I think that's a massive oversimplification, an attempt to take the Big Man theory of history and stretching it over the whole populace. There are absolutely Big Men in history, but if you ask me, what makes them big is that they invented. Napoleon, Genghis Khan, huge catalysts for invention and social reform. Rome grew great because Scipio and others looked at what Hannibal did and learned from it, and revolutionized warfare as a result. Inventions give countries advantages. Inventions in material use, in resource gathering (mining, agriculture, metallurgy etc.), in economy, social fabric, politics, military organization and many other things. But it's hard as hell to stay ahead of the invention curve for centuries. After you've invented something which gives you an advantage, others will start looking to catch up, and they can look at what you've already invented, and one good idea doesn't automatically lead to other similarly good ideas. Rome invented new ways of fighting, new ways of organizing society, new ways of politics, and it gave them an edge. As time went by, these advantages let them conquer others. As time kept going by, many things changed inside their borders, and outside their borders. Their enemies grew more advanced, and Rome itself struggled to come up with enough new inventions to let them gain the upper hand again. Then outside circumstances happened, with huge ethnic immigrations from outside their borders. Rome couldn't handle it, but I don't think Rome could ever have handled it. If it had happened two centuries earlier, I bet the result would've been the same.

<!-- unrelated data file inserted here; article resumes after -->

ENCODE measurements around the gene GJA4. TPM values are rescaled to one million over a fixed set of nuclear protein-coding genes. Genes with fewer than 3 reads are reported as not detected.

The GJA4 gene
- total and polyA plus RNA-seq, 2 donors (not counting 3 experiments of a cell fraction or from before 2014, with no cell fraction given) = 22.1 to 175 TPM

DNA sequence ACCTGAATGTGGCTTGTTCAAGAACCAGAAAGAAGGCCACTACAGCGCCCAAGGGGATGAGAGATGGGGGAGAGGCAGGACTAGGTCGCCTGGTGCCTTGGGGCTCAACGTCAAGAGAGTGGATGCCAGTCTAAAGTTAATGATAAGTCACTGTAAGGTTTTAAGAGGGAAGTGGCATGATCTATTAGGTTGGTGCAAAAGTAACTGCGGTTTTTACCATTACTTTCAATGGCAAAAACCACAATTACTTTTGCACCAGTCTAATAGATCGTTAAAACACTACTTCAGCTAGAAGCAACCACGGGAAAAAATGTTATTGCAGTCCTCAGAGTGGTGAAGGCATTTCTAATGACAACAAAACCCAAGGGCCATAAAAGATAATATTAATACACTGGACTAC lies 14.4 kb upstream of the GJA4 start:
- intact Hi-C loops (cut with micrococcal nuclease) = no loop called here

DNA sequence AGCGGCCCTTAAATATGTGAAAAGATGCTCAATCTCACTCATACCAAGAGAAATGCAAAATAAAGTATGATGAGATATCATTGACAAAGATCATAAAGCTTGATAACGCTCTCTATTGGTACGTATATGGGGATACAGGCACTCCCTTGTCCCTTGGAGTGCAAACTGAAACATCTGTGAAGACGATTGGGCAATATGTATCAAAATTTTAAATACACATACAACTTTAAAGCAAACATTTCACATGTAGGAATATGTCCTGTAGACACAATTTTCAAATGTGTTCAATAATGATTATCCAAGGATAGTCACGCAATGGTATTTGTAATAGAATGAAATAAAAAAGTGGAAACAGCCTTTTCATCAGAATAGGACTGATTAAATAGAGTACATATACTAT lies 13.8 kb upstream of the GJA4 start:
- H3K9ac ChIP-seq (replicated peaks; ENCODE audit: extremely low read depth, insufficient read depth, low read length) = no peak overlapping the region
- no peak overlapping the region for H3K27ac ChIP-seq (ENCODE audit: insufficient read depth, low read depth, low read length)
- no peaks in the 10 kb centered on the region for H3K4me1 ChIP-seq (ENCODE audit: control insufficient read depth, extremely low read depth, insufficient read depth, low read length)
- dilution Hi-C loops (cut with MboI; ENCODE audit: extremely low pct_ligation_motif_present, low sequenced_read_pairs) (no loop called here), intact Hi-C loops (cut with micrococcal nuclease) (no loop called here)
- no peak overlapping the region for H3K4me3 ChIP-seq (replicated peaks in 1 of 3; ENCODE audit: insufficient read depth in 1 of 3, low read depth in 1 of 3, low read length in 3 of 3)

Similarly with 20th century England, circumstances were very different from the 19th century. I don't think the 19th century British would've done much better solving the 20th century problems. Even Napoleon grew tired and outdated and eventually lost, as he failed to stay ahead of the curve he himself had once spearheaded.